Consider the Timing
Keep the time between the end of your warm-up and when you need to dance to a maximum of 15 minutes. Dunn says that if your preshow class ends an hour before the performance, continue moving as you get ready so your body doesn't cool down.
Don't Rely on Layering Up
Extra clothing by itself does little to increase your core temperature. "If a dancer is in a really cold studio or theater, the body may start sending more blood towards your vital organs and away from your extremities and muscles, causing the sensation of feeling cold or stiffness in the muscles," says Nasrallah. Extra layers may slow this process, but it won't increase your heart rate.
Find Your Mind-Body Connection
There's a cognitive aspect to this process as well. "Warming up is as important for the mind as it is for the body," says Nasrallah. Use the time to wake up all your senses and focus your thoughts on the tasks ahead.
In the middle of one of New York City Center's cavernous studios, Misty Copeland takes a measured step backwards. The suggestion of a swan arm ripples before she turns downstage, chest and shoulders unfurling as her legs stretch into an open lunge. She piqués onto pointe, arms echoing the sinuous curve of her back attitude, then walks out of it, pausing to warily look over her shoulder. As the droning of Ryuichi Sakamoto and Alva Noto's mysterious "Attack/Transition" grows more insistent, her feet start to fly with a rapidity that seems to almost startle her.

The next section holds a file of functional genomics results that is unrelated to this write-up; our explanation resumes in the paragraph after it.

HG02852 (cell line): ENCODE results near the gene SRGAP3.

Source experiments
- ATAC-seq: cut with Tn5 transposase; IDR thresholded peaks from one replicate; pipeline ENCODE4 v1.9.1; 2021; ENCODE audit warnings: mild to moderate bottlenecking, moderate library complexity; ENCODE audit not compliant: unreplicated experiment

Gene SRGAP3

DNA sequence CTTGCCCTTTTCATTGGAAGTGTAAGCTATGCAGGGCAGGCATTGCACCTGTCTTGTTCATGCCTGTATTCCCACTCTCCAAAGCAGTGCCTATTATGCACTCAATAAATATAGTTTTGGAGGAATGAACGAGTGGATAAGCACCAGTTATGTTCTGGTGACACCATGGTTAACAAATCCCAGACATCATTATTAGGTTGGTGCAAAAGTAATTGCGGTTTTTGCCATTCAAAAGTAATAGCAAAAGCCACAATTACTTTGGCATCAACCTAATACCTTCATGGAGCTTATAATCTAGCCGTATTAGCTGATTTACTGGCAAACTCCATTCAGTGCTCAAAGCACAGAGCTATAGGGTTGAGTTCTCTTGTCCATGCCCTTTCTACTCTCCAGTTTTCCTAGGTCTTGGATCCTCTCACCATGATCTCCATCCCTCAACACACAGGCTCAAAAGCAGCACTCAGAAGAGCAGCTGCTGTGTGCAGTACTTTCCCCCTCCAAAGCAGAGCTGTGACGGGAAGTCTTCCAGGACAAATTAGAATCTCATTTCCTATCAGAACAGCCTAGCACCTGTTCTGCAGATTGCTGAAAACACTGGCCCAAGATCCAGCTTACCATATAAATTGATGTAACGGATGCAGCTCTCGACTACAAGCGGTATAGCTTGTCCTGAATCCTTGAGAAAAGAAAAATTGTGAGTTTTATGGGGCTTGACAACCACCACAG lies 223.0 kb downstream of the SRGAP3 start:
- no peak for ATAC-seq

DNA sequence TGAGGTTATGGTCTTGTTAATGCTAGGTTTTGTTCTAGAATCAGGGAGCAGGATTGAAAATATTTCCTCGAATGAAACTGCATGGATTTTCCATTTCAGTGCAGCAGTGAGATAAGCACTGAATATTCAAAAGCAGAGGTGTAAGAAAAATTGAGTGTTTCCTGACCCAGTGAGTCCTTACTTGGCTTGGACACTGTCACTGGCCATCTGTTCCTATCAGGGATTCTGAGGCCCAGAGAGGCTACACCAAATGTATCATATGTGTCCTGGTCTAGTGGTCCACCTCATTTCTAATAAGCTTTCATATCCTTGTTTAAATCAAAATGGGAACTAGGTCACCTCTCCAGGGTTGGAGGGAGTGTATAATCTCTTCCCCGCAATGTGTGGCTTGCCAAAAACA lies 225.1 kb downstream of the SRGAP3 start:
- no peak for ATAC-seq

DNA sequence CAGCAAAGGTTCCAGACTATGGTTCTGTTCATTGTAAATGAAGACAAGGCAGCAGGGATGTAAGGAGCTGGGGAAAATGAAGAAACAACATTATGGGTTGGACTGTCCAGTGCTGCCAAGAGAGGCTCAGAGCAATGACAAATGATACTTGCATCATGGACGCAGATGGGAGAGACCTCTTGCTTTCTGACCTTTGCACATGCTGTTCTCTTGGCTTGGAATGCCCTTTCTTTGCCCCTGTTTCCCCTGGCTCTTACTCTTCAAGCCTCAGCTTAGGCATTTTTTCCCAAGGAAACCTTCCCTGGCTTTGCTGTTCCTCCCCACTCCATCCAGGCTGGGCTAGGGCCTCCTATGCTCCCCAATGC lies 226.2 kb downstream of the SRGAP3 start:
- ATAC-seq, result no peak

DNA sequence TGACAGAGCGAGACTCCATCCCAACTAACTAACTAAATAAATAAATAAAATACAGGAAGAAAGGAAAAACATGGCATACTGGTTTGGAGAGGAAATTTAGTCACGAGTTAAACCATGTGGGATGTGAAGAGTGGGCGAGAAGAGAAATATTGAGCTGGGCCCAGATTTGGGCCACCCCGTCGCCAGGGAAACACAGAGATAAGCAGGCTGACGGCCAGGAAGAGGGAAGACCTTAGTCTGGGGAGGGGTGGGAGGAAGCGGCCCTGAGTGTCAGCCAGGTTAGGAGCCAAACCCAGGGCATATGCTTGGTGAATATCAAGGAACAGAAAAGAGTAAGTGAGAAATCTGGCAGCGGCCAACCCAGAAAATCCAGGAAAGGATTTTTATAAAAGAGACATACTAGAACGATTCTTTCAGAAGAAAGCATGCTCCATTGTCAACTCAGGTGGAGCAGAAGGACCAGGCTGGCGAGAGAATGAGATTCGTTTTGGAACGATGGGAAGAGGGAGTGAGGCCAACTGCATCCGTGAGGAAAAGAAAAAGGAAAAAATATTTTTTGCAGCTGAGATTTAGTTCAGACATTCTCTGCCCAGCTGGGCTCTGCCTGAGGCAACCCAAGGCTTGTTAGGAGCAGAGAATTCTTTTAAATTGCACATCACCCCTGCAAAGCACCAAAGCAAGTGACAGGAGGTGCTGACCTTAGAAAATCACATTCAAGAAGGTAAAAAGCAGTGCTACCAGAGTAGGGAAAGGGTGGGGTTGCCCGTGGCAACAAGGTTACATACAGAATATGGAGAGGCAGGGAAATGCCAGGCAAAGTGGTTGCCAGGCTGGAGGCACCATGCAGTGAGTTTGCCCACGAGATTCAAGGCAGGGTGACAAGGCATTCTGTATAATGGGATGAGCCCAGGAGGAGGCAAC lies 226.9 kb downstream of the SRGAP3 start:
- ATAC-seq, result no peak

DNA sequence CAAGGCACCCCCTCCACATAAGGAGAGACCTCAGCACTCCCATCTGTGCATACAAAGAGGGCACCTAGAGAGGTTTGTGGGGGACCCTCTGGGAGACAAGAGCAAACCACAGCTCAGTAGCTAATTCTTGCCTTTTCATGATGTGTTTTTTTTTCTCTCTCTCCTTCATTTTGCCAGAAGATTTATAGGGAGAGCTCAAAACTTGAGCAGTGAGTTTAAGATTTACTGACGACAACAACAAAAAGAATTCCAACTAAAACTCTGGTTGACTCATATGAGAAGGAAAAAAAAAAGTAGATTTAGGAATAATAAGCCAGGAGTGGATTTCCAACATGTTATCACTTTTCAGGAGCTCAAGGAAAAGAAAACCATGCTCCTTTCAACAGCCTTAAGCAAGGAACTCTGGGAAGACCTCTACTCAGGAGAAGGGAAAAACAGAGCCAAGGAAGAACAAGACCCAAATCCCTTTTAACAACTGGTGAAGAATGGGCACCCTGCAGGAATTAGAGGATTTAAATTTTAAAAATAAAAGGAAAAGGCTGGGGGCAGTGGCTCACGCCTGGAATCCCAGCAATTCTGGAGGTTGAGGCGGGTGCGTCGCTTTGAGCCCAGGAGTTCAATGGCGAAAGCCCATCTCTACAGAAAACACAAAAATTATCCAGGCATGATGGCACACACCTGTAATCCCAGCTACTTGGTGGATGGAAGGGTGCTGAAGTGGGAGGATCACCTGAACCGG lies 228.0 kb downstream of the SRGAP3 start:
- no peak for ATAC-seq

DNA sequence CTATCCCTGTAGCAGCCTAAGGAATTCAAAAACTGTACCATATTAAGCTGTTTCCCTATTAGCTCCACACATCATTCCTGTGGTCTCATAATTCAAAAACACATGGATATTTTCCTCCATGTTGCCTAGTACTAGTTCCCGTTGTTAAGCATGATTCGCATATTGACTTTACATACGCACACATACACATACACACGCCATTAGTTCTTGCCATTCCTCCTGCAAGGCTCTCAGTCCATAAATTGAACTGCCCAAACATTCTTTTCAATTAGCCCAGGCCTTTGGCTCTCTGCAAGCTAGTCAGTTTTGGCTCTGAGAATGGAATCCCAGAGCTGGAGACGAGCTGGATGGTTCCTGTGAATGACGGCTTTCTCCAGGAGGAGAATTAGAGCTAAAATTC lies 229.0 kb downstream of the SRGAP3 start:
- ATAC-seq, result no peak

And then she stops mid-phrase. Copeland's hands fall to her hips as she apologizes. Choreographer Kyle Abraham slides to the sound system to pause the music, giving Copeland a moment to remind herself of a recent change to the sequence.
"It's different when the sound's on!" he reassures her. "And it's a lot of changes."
The day before was the first time Abraham had seen Copeland dance the solo in its entirety, and the first moment they were in the studio together in a month. This is their last rehearsal, save for tech, before the premiere of Ash exactly one week later, as part of the opening night of City Center's Fall for Dance festival.